Book Simple: Los Angeles Has Sharp Teeth Indeed
a life-in-books by Amy Brown
Through a series of coincidences, I ended up waiting for The Wolfman to start this Sunday with a copy of Sharp Teeth, by Toby Barlow, in my paws. In this age of the Twilight series, it is expected that once one has written about vampires, one must immediately turn to the question of werewolves. And so, I did – and do.
What if werewolves lived in Los Angeles? Sharp Teeth presents in free verse the struggles of three rival lycanthrope gangs centered in east L.A., the dogcatcher who chases their wolf-forms and the police officer who chases their human ones. But much more than the gangs, this is the story of a dark, beast-like version of Los Angeles. “This is a violent city,” describes a werewolf, “and I don’t mean rapes and bloodshed. I mean the existence of every ounce of it. This entire vast urbanity was bludgeoned from the earth, torn and wrought, piece by piece … to the desert, to death itself.
“Not to mention the water, oh yes, the water/ pilfered from hundreds of miles away, where birds and tree roots awoke one bleak day reaching for moisture once easily known/ and now finding only empty dust, because that moisture’s all been pulled here, to be with us/ shimmering in the sweat of porn stars….” In this portrait of the city, it is not difficult to imagine men shifting into beasts, because the humans themselves are monsters, fighting for territory with a barely hidden animal fury.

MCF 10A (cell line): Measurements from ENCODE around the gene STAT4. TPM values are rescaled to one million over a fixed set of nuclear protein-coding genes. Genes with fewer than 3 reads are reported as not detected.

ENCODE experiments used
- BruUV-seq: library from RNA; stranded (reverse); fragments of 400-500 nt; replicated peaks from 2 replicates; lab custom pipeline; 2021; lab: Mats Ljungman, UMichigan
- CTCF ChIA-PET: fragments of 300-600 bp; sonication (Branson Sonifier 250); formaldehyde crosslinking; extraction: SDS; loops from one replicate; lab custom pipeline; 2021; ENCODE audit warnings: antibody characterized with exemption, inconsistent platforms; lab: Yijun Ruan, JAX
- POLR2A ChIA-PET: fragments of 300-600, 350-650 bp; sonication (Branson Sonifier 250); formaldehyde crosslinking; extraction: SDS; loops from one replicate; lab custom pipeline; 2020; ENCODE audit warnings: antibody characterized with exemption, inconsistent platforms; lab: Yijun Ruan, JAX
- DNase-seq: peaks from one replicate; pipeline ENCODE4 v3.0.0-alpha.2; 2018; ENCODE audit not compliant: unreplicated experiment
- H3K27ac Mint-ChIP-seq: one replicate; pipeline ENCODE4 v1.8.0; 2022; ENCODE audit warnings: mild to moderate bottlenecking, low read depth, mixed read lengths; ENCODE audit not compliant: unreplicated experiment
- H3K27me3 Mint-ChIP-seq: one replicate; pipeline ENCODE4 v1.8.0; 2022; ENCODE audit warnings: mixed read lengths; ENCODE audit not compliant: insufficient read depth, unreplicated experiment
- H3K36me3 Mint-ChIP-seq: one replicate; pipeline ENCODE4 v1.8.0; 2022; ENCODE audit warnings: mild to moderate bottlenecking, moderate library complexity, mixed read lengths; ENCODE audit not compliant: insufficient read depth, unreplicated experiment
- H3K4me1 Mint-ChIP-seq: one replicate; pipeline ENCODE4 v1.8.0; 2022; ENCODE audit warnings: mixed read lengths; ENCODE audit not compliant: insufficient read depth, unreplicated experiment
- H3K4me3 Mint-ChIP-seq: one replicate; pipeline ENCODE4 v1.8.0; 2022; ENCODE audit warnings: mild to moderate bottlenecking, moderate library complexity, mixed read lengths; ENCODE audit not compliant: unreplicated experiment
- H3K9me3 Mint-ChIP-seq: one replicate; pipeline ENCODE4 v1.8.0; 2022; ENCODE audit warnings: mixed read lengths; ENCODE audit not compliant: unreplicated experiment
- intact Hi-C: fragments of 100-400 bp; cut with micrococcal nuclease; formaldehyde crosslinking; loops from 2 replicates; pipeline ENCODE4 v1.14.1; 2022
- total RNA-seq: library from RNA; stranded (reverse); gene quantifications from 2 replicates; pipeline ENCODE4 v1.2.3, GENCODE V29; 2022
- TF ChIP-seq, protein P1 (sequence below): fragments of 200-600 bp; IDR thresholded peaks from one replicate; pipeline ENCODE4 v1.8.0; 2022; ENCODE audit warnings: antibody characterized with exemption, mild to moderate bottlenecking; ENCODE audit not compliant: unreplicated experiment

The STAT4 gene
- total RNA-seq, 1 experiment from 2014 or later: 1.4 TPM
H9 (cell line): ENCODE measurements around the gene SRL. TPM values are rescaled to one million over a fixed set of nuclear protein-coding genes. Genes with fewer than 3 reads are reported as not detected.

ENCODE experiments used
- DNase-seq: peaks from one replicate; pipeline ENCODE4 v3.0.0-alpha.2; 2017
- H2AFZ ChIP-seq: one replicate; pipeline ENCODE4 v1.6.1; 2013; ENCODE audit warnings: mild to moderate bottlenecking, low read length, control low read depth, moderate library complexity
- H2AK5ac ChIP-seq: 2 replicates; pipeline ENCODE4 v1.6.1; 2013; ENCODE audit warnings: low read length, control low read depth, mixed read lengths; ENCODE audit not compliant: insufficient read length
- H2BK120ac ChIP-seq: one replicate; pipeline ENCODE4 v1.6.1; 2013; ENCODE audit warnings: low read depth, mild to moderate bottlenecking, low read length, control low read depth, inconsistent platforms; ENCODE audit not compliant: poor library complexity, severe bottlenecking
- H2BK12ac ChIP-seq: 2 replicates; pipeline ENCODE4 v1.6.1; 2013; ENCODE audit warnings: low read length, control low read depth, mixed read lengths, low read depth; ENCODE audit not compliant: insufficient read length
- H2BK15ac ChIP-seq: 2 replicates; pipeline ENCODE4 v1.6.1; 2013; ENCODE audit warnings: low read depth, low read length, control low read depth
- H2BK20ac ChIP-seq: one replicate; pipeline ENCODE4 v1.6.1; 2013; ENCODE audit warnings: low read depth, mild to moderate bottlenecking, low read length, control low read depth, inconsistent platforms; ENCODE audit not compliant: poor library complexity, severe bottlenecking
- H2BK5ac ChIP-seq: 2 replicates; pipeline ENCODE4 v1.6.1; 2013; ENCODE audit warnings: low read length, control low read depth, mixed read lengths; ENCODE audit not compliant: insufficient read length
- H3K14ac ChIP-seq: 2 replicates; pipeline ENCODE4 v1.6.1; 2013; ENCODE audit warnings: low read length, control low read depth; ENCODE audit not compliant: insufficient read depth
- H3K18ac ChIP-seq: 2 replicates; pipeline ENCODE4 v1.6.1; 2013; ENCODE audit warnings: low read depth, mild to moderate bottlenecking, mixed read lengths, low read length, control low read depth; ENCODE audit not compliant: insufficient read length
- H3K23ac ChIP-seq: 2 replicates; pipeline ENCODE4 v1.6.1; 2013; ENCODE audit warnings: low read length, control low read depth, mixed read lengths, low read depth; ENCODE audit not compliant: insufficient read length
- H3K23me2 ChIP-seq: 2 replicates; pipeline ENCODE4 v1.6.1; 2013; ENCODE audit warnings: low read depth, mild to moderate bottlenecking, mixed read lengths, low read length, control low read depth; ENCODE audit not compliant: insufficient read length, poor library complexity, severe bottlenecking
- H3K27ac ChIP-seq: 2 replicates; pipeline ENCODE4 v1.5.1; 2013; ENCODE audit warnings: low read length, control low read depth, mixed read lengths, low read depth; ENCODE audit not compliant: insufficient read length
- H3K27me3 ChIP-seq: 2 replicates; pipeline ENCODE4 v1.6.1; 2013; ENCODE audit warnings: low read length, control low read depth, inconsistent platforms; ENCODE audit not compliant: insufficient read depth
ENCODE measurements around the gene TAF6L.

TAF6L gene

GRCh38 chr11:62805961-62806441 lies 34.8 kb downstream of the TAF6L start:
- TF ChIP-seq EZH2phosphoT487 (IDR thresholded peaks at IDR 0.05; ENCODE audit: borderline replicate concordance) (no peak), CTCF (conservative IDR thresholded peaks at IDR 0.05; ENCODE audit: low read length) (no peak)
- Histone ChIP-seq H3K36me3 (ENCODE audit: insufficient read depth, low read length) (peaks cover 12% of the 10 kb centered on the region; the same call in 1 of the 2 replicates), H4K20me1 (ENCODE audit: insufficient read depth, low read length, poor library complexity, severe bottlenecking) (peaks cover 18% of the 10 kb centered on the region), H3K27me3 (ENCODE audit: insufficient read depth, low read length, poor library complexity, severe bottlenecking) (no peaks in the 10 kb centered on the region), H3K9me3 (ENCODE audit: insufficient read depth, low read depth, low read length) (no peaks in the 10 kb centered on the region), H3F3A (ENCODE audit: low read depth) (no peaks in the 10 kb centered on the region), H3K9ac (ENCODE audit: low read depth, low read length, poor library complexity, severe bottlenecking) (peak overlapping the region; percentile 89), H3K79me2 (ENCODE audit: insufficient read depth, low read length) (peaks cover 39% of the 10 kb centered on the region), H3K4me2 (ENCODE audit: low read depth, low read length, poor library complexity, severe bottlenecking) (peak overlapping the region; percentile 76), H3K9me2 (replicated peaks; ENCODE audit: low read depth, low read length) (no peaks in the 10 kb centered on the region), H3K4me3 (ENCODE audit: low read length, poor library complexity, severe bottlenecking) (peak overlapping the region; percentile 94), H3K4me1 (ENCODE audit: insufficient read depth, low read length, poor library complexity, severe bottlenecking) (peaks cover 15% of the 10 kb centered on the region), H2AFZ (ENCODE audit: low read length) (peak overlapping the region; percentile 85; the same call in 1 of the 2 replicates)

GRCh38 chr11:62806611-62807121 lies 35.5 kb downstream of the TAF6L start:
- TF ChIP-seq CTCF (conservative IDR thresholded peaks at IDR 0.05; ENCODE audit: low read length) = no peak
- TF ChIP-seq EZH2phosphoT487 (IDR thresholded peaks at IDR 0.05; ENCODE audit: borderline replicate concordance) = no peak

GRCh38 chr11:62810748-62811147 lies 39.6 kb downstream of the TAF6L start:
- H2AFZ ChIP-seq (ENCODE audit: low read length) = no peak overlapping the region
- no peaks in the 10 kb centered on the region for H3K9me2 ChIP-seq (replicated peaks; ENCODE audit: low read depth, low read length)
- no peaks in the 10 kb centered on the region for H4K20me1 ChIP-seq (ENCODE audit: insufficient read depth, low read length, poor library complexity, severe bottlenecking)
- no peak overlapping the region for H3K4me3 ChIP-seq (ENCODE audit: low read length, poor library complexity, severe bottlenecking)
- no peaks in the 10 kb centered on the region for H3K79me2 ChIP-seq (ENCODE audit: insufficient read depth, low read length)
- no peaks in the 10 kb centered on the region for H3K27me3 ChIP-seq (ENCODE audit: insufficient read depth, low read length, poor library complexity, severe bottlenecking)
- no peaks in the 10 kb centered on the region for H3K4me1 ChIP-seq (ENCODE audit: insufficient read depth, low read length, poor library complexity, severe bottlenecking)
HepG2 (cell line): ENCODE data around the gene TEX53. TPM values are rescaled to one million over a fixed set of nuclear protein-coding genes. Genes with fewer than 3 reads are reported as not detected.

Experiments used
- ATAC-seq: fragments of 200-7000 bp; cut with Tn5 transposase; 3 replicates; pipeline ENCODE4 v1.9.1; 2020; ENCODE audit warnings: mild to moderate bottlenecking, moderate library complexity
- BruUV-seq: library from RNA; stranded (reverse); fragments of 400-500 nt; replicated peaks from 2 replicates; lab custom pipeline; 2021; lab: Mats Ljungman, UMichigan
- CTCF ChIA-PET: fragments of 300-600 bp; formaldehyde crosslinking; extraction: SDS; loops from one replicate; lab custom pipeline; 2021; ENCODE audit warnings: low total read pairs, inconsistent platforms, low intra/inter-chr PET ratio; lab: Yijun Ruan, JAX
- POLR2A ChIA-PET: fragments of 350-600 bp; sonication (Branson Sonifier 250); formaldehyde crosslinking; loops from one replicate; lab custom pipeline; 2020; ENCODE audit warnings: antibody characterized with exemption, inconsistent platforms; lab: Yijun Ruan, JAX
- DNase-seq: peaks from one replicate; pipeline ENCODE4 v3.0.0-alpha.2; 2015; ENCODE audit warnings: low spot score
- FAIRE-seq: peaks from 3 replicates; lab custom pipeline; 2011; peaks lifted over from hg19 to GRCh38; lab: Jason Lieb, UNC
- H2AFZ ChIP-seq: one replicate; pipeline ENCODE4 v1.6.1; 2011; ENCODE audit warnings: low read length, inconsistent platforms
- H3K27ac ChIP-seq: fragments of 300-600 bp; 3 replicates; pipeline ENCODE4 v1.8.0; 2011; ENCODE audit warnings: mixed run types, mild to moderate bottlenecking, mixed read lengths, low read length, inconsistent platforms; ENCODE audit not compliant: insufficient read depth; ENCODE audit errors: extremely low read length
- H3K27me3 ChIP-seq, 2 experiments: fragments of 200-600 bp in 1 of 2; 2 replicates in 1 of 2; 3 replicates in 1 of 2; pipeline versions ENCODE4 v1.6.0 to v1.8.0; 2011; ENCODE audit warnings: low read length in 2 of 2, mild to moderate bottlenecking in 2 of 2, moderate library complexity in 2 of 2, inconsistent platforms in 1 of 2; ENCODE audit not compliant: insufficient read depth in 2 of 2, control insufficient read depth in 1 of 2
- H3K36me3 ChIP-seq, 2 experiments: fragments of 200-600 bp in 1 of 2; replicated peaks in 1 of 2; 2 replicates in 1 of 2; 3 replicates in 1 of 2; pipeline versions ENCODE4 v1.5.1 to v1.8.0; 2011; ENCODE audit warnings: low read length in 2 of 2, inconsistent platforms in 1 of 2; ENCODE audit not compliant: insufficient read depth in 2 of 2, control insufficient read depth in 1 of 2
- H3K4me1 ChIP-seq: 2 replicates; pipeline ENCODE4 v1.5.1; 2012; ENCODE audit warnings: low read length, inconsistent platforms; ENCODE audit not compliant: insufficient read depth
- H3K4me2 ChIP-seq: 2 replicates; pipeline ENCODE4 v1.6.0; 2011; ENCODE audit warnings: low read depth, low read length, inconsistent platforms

The book is full of lovely moments. Lark, the deposed leader of one of the gangs, gets himself picked up by the Pasadena animal shelter. A Starbucks-drinking man and yoga mat-carrying woman flirt as they call animal control; “Lark listens to them come together, their mutual problem solving/ leading to small chuckles, nervous smiles. Lark wonders if way back when/ the first bonds, the first community/ didn’t really begin/ with the same simple question/ ‘What are we going to do/ with all these wild animals?’”
As Lark attempts to regain his lost power, our dog catcher falls in love with the female from Lark’s lost pack; she has her own vengeance to plan for. The policeman discovers a golden-haired temptress, and we cannot tell who is following whom. The intertwined stories make up an epic poem of Los Angeles, and re-reading the beginning I was amused to discover the echo of Virgil’s Aeneid in the first lines: “Let’s sing about the man there/ at the breakfast table … in the classified … small jobs little money/ but you have to start somewhere. Here. LA. East LA.” In Latin, Virgil begins his epic “Arma virumque canto,” which is one “t” away from reading arms, man and dog, cano, (rendered ungrammatically, of course.) It’s a little poetic joke introducing a story full of humor, violence and pathos.
Despite how real the beheadings looked and the emboweling sounded in The Wolfman, I couldn’t shake the feeling that I was watching something from the Turner classic movies channel. A movie from 1941, my date informed me, with the same name and, if Wikipedia is to be believed, a rather improved story. I’m not sure the new version added much; you’d do better to read Sharp Teeth if you want an exciting night of lycanthropy.
Click on the pic to buy the book from Amazon!